CHARLOTTE, N.C. -- Sprint has informed NASCAR that it will not extend its title sponsorship of the organization's top-tier racing series beyond the current contract, which expires after the 2016 season.
Sprint has been the entitlement sponsor for NASCAR's top series since 2004, when Nextel signed a 10-year agreement for the Nextel Cup Series. The name changed to the Sprint Cup Series in 2008 following the corporate merger between Nextel and Sprint.
Sprint agreed to a three-year extension that took the contract through 2016.
"Sprint has long benefited from the unprecedented level of brand integration available in NASCAR, and the passionate fan base that is the most loyal in sports," Steve Gaffney, vice president of marketing for Sprint, said in a Tuesday statement. "Without question, the NASCAR sponsorship property has been a valuable investment for us and will be for our successor."
Now, the company is citing "a need to focus more directly on its core business priorities," in ending its relationship with NASCAR. SoftBank bought out Sprint in 2013 and the change in leadership has led to a new CEO and changing marketing strategies.
The announcement Tuesday gives NASCAR two seasons to find a replacement, and NASCAR chief communications officer Brett Jewkes said the series understands that significant changes within Sprint led to the decision.
"The NASCAR Sprint Cup Series is a very unique, premium sports marketing platform with strong momentum, so we are very confident of moving forward in 2017 with an outstanding new partner," Jewkes said in a statement. "In the meantime, we look forward to Sprint's partnership on the best racing series in the world for the next two seasons."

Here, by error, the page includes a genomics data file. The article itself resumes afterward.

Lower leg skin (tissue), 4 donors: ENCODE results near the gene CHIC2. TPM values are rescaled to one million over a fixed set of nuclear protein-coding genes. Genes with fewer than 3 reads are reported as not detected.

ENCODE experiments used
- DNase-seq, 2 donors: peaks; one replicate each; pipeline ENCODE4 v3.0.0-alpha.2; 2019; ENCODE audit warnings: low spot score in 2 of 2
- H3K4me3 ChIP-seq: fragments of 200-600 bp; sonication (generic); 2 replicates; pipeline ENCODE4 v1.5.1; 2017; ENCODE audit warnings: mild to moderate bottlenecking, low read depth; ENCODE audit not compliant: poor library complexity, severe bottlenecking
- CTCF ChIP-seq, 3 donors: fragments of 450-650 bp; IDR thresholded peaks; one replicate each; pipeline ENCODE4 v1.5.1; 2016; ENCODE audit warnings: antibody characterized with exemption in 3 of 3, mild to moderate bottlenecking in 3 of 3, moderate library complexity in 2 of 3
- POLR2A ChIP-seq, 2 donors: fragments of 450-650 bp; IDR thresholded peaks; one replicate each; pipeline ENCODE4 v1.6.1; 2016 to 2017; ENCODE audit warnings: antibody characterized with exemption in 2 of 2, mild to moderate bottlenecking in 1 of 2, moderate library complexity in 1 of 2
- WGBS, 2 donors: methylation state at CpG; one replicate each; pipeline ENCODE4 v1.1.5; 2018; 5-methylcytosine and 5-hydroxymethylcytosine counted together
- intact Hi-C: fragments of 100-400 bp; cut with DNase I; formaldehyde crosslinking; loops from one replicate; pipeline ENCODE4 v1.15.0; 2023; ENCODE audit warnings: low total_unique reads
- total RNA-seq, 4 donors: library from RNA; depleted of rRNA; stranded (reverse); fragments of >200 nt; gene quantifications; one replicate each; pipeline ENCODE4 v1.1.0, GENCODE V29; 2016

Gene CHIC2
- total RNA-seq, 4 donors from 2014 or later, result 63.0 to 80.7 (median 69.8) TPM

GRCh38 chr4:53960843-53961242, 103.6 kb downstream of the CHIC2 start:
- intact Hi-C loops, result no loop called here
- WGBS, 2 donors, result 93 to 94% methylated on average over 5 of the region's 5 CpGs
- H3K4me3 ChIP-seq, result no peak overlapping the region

Sprint's exit means NASCAR will enter a new entitlement agreement for just the fourth time since 1971, when RJ Reynolds began its 33-year sponsorship of the top series through its Winston brand. RJR pulled out after the 2003 season and Nextel stepped in until Sprint's corporate merger.
Sprint is responsible for funding the season-ending point fund, which was approximately $22 million this past season and awarded $4.8 million to first-time champion Kevin Harvick.
Nationwide recently ended its seven-year run as entitlement sponsor of NASCAR's second-largest series, saying that it planned to spend more on track sponsorships and in the Sprint Cup Series. Comcast Corp. bought those rights through 2024 and it will be called the Xfinity Series.
Camping World's sponsorship of the Truck Series runs through the 2022 season.
The Associated Press contributed to this report.